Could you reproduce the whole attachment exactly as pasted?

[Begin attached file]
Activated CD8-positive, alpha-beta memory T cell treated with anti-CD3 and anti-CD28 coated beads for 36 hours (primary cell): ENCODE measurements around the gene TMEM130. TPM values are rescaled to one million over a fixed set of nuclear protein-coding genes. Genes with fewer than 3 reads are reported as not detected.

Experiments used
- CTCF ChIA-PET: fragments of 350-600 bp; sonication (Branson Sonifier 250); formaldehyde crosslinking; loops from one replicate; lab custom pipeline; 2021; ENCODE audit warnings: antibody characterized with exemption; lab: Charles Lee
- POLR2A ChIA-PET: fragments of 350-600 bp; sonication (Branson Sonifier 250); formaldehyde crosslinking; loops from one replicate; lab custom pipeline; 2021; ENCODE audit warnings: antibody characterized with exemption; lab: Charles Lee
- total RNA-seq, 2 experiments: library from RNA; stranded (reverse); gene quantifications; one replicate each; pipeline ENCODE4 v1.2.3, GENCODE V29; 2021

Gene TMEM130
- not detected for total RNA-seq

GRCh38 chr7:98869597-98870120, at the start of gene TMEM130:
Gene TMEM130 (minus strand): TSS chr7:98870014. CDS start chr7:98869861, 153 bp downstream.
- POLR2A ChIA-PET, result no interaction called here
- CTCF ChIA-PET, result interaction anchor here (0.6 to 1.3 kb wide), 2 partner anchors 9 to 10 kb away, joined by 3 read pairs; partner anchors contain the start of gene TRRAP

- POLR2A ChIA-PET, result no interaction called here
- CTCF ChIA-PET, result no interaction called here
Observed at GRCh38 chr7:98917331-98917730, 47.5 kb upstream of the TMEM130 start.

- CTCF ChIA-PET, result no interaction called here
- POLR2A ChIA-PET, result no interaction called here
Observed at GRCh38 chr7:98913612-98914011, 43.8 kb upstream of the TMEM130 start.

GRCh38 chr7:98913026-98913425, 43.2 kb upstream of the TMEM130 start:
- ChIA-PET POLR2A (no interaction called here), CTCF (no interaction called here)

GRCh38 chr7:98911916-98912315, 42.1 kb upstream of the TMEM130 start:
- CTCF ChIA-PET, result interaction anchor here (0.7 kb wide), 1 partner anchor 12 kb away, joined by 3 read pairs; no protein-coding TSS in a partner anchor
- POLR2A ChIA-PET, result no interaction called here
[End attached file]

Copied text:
Activated CD8-positive, alpha-beta memory T cell treated with anti-CD3 and anti-CD28 coated beads for 36 hours (primary cell): ENCODE measurements around the gene TMEM130. TPM values are rescaled to one million over a fixed set of nuclear protein-coding genes. Genes with fewer than 3 reads are reported as not detected.

Experiments used
- CTCF ChIA-PET: fragments of 350-600 bp; sonication (Branson Sonifier 250); formaldehyde crosslinking; loops from one replicate; lab custom pipeline; 2021; ENCODE audit warnings: antibody characterized with exemption; lab: Charles Lee
- POLR2A ChIA-PET: fragments of 350-600 bp; sonication (Branson Sonifier 250); formaldehyde crosslinking; loops from one replicate; lab custom pipeline; 2021; ENCODE audit warnings: antibody characterized with exemption; lab: Charles Lee
- total RNA-seq, 2 experiments: library from RNA; stranded (reverse); gene quantifications; one replicate each; pipeline ENCODE4 v1.2.3, GENCODE V29; 2021

Gene TMEM130
- not detected for total RNA-seq

GRCh38 chr7:98869597-98870120, at the start of gene TMEM130:
Gene TMEM130 (minus strand): TSS chr7:98870014. CDS start chr7:98869861, 153 bp downstream.
- POLR2A ChIA-PET, result no interaction called here
- CTCF ChIA-PET, result interaction anchor here (0.6 to 1.3 kb wide), 2 partner anchors 9 to 10 kb away, joined by 3 read pairs; partner anchors contain the start of gene TRRAP

- POLR2A ChIA-PET, result no interaction called here
- CTCF ChIA-PET, result no interaction called here
Observed at GRCh38 chr7:98917331-98917730, 47.5 kb upstream of the TMEM130 start.

- CTCF ChIA-PET, result no interaction called here
- POLR2A ChIA-PET, result no interaction called here
Observed at GRCh38 chr7:98913612-98914011, 43.8 kb upstream of the TMEM130 start.

GRCh38 chr7:98913026-98913425, 43.2 kb upstream of the TMEM130 start:
- ChIA-PET POLR2A (no interaction called here), CTCF (no interaction called here)

GRCh38 chr7:98911916-98912315, 42.1 kb upstream of the TMEM130 start:
- CTCF ChIA-PET, result interaction anchor here (0.7 kb wide), 1 partner anchor 12 kb away, joined by 3 read pairs; no protein-coding TSS in a partner anchor
- POLR2A ChIA-PET, result no interaction called here